Darden School of Business, University of Virginia, Charlottesville, and School of Business, University of North Carolina at Chapel Hill. We thank Rick Boebel, Shawn Phelps, and Stephen Kangas for excellent research assistance and Julian Franks for his collaboration on related research. Earlier versions of this paper were presented at seminars at the University of North Carolina, Virginia Tech, Old Dominion University, the University of Virginia, and at the 1990 Western Finance Association Meetings, and we appreciate the comments of numerous colleagues including Tony Baglioni, Jennifer Conrad, Mark Eaker, Ken Eades, Ken Froot, Bill Sihler, and Sherry Jarrell. Harris and Ravenscroft thank Darden Sponsors and UNC for research support.
The Role of Acquisitions in Foreign Direct Investment: Evidence from the U.S. Stock Market
Article first published online: 30 APR 2012
1991 The American Finance Association
The Journal of Finance
Volume 46, Issue 3, pages 825–844, July 1991
How to Cite
HARRIS, R. S. and RAVENSCRAFT, D. (1991), The Role of Acquisitions in Foreign Direct Investment: Evidence from the U.S. Stock Market. The Journal of Finance, 46: 825–844. doi: 10.1111/j.1540-6261.1991.tb03767.x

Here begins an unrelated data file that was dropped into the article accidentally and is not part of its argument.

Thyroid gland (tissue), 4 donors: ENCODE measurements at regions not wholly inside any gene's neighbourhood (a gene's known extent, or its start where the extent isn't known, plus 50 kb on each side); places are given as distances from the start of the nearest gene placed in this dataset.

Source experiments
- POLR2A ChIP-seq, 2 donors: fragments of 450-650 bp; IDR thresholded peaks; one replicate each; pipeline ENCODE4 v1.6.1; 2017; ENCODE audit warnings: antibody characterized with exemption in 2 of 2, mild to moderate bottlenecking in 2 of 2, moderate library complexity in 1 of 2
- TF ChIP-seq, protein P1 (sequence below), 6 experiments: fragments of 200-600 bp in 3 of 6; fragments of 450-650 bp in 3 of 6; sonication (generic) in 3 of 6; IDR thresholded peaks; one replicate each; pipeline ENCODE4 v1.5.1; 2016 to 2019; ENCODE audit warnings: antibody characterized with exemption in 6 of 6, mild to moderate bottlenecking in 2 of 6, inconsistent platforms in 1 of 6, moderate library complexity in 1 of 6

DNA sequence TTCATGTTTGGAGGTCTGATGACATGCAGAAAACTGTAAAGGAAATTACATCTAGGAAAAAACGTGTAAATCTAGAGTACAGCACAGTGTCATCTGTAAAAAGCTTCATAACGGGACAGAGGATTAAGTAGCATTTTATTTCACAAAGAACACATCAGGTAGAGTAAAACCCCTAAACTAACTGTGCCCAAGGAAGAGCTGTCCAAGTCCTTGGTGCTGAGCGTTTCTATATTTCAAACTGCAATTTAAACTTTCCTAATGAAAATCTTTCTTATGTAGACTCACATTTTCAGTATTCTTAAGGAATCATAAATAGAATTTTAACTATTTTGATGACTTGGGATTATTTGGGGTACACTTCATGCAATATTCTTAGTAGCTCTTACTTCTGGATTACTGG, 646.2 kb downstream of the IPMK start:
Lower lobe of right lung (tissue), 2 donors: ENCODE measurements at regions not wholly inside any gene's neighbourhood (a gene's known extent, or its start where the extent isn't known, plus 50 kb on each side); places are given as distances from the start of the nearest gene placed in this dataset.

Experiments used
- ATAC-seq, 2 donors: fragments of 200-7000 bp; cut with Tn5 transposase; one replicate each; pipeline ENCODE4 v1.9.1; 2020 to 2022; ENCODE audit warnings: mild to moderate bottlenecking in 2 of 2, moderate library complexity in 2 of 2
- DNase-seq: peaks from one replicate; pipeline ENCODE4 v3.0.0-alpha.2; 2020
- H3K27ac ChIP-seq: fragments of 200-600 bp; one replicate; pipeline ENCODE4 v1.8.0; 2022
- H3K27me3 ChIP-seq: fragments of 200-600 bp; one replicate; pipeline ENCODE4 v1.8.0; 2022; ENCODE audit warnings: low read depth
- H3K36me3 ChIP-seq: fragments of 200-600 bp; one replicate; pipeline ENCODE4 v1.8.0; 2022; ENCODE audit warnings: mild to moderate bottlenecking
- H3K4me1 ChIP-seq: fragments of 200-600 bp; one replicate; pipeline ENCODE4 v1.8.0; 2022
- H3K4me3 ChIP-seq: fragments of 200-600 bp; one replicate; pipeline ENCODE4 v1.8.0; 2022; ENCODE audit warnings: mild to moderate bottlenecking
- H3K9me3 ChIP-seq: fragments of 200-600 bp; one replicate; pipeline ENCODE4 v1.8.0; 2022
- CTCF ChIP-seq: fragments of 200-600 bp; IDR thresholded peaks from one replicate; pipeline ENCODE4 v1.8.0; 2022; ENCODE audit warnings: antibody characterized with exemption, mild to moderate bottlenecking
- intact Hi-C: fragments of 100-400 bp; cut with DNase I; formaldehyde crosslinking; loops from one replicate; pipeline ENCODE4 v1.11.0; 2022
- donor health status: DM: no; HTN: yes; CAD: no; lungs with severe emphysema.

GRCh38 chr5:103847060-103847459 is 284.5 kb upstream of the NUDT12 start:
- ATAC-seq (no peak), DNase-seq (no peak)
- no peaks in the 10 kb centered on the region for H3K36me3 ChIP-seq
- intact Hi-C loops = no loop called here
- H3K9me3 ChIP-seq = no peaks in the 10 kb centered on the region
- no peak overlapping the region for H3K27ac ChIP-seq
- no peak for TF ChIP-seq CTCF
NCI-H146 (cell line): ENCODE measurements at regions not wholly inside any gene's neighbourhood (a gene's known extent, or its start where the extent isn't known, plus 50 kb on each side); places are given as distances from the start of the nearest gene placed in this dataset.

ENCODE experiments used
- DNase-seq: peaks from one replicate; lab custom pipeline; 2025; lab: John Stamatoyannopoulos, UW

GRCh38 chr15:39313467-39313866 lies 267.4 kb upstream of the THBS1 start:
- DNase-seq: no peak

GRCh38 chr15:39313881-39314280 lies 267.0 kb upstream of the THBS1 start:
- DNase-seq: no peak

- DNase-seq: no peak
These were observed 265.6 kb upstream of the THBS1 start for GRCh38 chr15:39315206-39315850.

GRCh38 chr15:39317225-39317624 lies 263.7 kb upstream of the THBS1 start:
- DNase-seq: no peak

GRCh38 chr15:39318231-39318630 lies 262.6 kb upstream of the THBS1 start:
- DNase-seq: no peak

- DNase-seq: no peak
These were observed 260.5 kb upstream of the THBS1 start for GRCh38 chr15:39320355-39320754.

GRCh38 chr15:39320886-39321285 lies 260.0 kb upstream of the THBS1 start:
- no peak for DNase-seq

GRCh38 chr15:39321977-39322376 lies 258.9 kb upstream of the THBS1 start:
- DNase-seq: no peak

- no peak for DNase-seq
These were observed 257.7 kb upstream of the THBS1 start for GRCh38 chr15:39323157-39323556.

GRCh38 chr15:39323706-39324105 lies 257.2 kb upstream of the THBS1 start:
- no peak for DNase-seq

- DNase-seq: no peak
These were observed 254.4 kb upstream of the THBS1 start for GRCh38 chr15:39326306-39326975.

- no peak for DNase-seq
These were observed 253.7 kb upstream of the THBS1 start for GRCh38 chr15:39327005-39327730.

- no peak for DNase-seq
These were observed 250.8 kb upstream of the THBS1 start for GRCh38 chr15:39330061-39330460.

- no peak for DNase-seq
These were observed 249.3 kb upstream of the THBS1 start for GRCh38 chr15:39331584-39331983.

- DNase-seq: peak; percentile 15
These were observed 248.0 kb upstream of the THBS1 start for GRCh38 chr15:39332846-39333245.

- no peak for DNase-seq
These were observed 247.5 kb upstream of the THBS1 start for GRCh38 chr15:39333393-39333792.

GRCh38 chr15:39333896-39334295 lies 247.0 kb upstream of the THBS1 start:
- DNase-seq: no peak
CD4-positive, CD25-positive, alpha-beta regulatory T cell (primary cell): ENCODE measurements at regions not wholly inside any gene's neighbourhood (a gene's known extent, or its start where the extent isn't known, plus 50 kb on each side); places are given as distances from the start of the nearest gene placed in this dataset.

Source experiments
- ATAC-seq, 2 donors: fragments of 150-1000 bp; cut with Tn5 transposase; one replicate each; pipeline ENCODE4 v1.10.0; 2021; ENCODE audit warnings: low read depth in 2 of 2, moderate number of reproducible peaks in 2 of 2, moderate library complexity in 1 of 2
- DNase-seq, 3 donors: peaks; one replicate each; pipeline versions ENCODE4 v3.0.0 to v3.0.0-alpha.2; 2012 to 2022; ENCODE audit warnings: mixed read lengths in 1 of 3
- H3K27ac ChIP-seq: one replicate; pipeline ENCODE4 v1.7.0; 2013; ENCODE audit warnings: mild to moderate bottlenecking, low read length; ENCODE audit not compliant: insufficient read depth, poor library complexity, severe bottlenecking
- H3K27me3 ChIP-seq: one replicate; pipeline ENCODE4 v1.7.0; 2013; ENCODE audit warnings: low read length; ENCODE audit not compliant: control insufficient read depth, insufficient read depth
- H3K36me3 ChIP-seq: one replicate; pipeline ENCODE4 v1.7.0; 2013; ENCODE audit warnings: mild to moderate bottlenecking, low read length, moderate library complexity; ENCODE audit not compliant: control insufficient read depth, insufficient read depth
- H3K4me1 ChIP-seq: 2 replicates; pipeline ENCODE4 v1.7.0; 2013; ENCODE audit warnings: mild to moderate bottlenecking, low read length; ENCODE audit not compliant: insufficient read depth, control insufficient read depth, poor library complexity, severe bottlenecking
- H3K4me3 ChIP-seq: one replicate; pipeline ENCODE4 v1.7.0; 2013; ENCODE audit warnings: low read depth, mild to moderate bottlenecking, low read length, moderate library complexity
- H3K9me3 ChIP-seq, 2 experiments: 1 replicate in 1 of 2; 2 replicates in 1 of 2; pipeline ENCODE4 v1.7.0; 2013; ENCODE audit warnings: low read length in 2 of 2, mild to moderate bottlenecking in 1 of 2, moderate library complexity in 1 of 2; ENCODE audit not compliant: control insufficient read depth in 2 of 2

- Issue published online: 30 APR 2012
- Article first published online: 30 APR 2012
This paper examines foreign direct investment by studying shareholder wealth gains for 1273 U.S. firms acquired during the period 1970–1987. Three findings stand out. First, cross-border takeovers are more frequent in research and development intensive industries than are domestic acquisitions; furthermore, in three-fourths of cross-border transactions the buyer and seller are in related industries. These industry patterns suggest that costs and imperfections in product markets play an important role in foreign direct investment. Second, targets of foreign buyers have significantly higher wealth gains than do targets of U.S. firms. This cross-border effect is comparable in size to the wealth effects of all-cash and multiple bids, two effects receiving substantial attention in the finance literature, and is robust to inclusion of these two variables. Third, while the cross-border effect on wealth gains is not well explained by industry and tax variables, it is positively related to the weakness of the U.S. dollar, indicating a significant role for exchange rate movements in foreign direct investment.